Fantasy shoot: Dylan Rosser
This is connected to one of my Thanksgiving meditations: “I am maintaining or improving, as well as learning to see and appreciate, the beauty in me that so many others already exalt, and I am humbly luxuriating in that Gift.” We need inspiration to persevere consistently enough to attain our goals, and visualizing the desired result is proven to facilitate its realization.
I know it will sound completely hysterical or melodramatic, but Dylan Rosser‘s work makes my eyes glaze with tears. When you hear people say something akin to, “The human body is the most beautiful machine in the universe,” they must have something like his photography in mind when they say it. Perhaps I am too much of a Toreador (or perhaps it actually is a wonderful suffering that I should enjoy indulging), but agonizing over his images is making me want to concentrate deeply, sleep and eat regularly, and exercise intensely. And isn’t that an expression of something that goes far beyond the superficial motive of looking a certain way? To me it means that I yearn to take care of myself, and that reaching a high level of fitness is a fortunate byproduct of doing so.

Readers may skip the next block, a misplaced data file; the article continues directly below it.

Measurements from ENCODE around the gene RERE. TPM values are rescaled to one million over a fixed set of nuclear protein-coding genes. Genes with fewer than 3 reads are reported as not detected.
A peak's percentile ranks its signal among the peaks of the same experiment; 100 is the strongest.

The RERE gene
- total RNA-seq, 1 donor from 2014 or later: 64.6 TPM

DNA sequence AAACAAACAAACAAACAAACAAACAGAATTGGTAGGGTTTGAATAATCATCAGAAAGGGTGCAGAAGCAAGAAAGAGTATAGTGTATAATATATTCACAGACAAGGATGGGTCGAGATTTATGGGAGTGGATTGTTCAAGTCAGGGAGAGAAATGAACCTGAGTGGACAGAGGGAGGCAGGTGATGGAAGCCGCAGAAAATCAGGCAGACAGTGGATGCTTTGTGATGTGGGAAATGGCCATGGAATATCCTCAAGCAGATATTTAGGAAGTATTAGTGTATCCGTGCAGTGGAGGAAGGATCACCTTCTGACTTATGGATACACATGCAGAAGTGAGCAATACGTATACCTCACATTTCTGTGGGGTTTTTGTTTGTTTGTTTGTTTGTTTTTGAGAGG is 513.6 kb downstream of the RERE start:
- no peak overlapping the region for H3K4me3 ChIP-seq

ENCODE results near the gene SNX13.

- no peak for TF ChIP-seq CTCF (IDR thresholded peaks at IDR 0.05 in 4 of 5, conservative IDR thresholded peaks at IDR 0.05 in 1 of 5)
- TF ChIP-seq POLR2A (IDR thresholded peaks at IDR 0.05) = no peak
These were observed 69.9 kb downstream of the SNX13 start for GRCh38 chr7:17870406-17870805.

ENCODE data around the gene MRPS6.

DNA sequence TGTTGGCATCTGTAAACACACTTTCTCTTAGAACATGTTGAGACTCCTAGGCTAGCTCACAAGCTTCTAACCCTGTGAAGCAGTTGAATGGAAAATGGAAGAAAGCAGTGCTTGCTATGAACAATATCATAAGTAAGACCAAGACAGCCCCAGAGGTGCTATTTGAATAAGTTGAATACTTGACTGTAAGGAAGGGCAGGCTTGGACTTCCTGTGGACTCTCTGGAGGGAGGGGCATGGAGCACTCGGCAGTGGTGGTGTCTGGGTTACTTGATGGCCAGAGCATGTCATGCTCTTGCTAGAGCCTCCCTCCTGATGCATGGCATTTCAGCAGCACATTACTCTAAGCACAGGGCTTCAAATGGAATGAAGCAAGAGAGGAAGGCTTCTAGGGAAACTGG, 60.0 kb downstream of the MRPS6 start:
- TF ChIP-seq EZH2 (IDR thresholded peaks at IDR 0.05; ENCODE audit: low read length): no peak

Is male beauty only skin deep? The Classical Greeks thought the honing of the body through sport also improved the heart, mind, and soul of the boy in question. The work ethic and commitment needed to achieve prowess and skill, along with the humility youths were expected to express, married external and internal excellence into the ideal we still fantasize about 2,500 years later: The intelligent, kind, beautiful lover. Is it fair to be dismissive and to presume that athletic male beauty MUST equate to something simple, crude, or unrefined? I have often reviled athletes, because they bullied me severely from the time I was six until I was 24 (that is, 24 for the first time). I have often lumped athletic men into the “dumb jock” category, even though I know too many men whose external beauty grows out of a commitment to other forms of excellence for me to reasonably accept this mean cliché. I want to believe that Dylan Rosser’s models are the kindest, smartest, and most enlightened men on the planet. Yes. They must be (even if they’re not). But that is my privilege as the viewer: I can transform these “objects” into anything I want. And I don’t want them to be “just” sex machines. I want them to be artists/scientists and philosophers, too. I want their physical bodies to be the tangible expression of the hearts I am giving them, whether they have them or not.
But I’m a greedy bitch like that.